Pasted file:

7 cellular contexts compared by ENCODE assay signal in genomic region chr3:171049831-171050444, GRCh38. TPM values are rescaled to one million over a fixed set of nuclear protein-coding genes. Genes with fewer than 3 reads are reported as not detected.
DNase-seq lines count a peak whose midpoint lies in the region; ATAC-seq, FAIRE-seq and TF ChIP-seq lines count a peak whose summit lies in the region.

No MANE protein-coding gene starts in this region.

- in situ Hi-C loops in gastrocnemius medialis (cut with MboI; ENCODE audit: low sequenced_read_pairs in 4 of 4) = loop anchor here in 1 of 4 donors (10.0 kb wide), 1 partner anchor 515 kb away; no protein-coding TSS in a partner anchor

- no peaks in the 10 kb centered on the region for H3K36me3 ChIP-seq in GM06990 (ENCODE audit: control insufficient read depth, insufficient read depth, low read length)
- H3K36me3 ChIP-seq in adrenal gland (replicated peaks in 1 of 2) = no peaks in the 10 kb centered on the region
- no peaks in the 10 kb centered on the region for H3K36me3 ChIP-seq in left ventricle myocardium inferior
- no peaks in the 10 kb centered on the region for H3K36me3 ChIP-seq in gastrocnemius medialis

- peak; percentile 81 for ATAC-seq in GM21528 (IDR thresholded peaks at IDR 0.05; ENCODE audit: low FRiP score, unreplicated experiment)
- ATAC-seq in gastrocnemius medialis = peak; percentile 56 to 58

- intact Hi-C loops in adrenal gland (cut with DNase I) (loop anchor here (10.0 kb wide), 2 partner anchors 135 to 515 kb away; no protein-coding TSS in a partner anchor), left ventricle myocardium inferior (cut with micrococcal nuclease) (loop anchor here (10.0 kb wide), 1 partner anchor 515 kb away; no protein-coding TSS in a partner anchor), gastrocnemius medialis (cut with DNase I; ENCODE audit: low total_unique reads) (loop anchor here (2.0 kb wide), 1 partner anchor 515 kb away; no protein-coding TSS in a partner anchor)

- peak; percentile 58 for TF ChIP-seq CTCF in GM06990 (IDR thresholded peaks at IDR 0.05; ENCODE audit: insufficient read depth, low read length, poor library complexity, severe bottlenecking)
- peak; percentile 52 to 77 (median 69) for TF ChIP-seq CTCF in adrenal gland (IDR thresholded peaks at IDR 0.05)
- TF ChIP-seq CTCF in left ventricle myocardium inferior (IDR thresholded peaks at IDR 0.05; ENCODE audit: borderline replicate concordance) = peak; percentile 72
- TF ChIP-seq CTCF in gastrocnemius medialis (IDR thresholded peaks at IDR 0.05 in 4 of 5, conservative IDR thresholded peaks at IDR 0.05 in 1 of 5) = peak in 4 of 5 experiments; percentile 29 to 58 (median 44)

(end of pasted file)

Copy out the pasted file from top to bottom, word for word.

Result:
7 cellular contexts compared by ENCODE assay signal in genomic region chr3:171049831-171050444, GRCh38. TPM values are rescaled to one million over a fixed set of nuclear protein-coding genes. Genes with fewer than 3 reads are reported as not detected.
DNase-seq lines count a peak whose midpoint lies in the region; ATAC-seq, FAIRE-seq and TF ChIP-seq lines count a peak whose summit lies in the region.

No MANE protein-coding gene starts in this region.

- in situ Hi-C loops in gastrocnemius medialis (cut with MboI; ENCODE audit: low sequenced_read_pairs in 4 of 4) = loop anchor here in 1 of 4 donors (10.0 kb wide), 1 partner anchor 515 kb away; no protein-coding TSS in a partner anchor

- no peaks in the 10 kb centered on the region for H3K36me3 ChIP-seq in GM06990 (ENCODE audit: control insufficient read depth, insufficient read depth, low read length)
- H3K36me3 ChIP-seq in adrenal gland (replicated peaks in 1 of 2) = no peaks in the 10 kb centered on the region
- no peaks in the 10 kb centered on the region for H3K36me3 ChIP-seq in left ventricle myocardium inferior
- no peaks in the 10 kb centered on the region for H3K36me3 ChIP-seq in gastrocnemius medialis

- peak; percentile 81 for ATAC-seq in GM21528 (IDR thresholded peaks at IDR 0.05; ENCODE audit: low FRiP score, unreplicated experiment)
- ATAC-seq in gastrocnemius medialis = peak; percentile 56 to 58

- intact Hi-C loops in adrenal gland (cut with DNase I) (loop anchor here (10.0 kb wide), 2 partner anchors 135 to 515 kb away; no protein-coding TSS in a partner anchor), left ventricle myocardium inferior (cut with micrococcal nuclease) (loop anchor here (10.0 kb wide), 1 partner anchor 515 kb away; no protein-coding TSS in a partner anchor), gastrocnemius medialis (cut with DNase I; ENCODE audit: low total_unique reads) (loop anchor here (2.0 kb wide), 1 partner anchor 515 kb away; no protein-coding TSS in a partner anchor)

- peak; percentile 58 for TF ChIP-seq CTCF in GM06990 (IDR thresholded peaks at IDR 0.05; ENCODE audit: insufficient read depth, low read length, poor library complexity, severe bottlenecking)
- peak; percentile 52 to 77 (median 69) for TF ChIP-seq CTCF in adrenal gland (IDR thresholded peaks at IDR 0.05)
- TF ChIP-seq CTCF in left ventricle myocardium inferior (IDR thresholded peaks at IDR 0.05; ENCODE audit: borderline replicate concordance) = peak; percentile 72
- TF ChIP-seq CTCF in gastrocnemius medialis (IDR thresholded peaks at IDR 0.05 in 4 of 5, conservative IDR thresholded peaks at IDR 0.05 in 1 of 5) = peak in 4 of 5 experiments; percentile 29 to 58 (median 44)